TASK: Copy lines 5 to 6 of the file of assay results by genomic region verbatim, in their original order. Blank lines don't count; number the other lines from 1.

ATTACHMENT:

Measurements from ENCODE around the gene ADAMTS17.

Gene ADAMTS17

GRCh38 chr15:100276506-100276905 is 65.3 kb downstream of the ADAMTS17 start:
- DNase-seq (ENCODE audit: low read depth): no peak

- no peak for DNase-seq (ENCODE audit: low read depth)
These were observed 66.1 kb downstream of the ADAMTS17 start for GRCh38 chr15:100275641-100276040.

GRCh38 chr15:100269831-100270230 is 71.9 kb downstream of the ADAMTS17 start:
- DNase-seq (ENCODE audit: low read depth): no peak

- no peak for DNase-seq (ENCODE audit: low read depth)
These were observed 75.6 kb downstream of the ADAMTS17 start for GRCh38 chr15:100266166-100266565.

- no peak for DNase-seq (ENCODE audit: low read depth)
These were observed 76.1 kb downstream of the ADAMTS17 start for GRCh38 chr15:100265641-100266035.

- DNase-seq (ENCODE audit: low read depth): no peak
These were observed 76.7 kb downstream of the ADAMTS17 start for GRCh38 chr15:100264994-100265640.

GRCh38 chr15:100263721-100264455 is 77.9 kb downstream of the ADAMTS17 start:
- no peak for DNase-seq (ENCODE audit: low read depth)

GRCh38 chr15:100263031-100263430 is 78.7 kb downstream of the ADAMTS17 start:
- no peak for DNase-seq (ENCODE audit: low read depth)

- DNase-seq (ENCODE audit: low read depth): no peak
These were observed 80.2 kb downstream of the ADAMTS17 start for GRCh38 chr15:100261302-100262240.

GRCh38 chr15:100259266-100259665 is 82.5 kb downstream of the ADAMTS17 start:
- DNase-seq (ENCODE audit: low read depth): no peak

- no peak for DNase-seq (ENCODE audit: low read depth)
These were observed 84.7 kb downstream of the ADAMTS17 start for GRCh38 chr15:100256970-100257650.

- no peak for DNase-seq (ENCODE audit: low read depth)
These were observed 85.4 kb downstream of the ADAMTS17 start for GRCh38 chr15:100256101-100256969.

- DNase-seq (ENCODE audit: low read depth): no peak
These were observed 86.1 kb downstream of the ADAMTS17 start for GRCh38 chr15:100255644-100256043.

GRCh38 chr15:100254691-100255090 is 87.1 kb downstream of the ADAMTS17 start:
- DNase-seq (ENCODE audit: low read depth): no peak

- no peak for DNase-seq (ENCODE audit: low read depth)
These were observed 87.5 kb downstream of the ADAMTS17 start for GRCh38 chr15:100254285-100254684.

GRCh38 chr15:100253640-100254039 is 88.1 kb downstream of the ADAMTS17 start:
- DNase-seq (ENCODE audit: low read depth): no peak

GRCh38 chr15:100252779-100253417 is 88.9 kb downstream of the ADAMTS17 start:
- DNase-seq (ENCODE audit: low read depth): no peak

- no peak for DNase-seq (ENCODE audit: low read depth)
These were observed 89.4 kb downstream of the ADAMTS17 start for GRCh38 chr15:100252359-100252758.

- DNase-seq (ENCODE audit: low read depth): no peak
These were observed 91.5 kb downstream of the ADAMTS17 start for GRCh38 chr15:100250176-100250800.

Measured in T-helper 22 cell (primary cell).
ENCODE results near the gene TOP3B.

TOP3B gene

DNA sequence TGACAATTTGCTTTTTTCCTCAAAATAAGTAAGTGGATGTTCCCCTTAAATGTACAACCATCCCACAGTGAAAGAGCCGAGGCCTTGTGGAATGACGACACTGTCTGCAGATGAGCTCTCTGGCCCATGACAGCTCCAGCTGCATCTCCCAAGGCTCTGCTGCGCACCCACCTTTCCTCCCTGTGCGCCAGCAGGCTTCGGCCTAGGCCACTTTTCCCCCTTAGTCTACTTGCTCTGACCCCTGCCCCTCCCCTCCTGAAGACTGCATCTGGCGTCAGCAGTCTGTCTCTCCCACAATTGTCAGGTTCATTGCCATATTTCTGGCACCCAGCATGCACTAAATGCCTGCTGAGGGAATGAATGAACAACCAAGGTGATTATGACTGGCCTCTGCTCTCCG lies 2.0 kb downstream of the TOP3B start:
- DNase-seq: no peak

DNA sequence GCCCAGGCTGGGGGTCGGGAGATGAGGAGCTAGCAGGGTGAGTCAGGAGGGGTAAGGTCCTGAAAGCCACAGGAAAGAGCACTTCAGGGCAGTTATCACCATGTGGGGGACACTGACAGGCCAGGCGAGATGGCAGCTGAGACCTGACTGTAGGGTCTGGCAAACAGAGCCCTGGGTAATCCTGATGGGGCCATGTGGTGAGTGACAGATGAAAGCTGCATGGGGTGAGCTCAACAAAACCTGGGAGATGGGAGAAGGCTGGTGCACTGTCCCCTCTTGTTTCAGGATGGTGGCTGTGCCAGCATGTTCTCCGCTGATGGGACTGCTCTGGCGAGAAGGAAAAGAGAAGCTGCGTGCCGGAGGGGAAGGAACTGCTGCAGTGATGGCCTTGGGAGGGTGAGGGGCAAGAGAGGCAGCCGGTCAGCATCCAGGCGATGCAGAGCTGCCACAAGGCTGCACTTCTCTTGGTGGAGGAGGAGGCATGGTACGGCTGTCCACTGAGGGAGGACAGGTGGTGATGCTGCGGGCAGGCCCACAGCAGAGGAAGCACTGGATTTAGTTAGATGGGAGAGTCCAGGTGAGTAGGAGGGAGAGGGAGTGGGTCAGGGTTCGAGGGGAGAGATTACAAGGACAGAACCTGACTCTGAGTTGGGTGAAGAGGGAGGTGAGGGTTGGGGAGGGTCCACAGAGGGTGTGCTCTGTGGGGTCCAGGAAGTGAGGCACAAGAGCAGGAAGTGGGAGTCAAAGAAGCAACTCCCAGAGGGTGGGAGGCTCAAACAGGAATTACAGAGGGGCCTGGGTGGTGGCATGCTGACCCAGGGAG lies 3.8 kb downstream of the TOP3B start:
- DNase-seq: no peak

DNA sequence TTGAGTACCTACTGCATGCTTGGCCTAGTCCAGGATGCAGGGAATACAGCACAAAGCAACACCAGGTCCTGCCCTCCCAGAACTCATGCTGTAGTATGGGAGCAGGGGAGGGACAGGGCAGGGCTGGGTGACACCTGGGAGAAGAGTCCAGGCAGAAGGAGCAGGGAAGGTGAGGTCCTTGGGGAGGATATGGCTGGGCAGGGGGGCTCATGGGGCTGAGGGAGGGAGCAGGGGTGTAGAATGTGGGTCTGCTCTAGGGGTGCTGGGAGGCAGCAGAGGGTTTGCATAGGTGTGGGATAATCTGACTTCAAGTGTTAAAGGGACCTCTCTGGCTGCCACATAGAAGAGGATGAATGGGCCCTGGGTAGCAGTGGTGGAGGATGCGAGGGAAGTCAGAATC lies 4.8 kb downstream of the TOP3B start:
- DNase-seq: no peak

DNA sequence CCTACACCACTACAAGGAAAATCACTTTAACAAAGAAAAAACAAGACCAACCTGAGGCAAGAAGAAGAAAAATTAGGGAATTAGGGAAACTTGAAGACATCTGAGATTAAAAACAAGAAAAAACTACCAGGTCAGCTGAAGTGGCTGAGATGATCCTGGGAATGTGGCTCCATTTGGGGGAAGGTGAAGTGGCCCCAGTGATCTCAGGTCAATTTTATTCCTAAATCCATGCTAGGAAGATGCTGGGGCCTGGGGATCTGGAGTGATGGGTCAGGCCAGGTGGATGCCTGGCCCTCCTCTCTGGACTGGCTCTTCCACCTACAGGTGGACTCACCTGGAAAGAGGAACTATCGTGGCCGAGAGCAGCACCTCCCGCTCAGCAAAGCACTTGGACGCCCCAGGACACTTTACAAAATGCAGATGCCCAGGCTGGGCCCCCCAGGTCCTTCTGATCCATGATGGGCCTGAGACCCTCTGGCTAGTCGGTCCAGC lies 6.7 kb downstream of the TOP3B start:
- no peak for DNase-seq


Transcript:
- no peak for DNase-seq (ENCODE audit: low read depth)
These were observed 66.1 kb downstream of the ADAMTS17 start for GRCh38 chr15:100275641-100276040.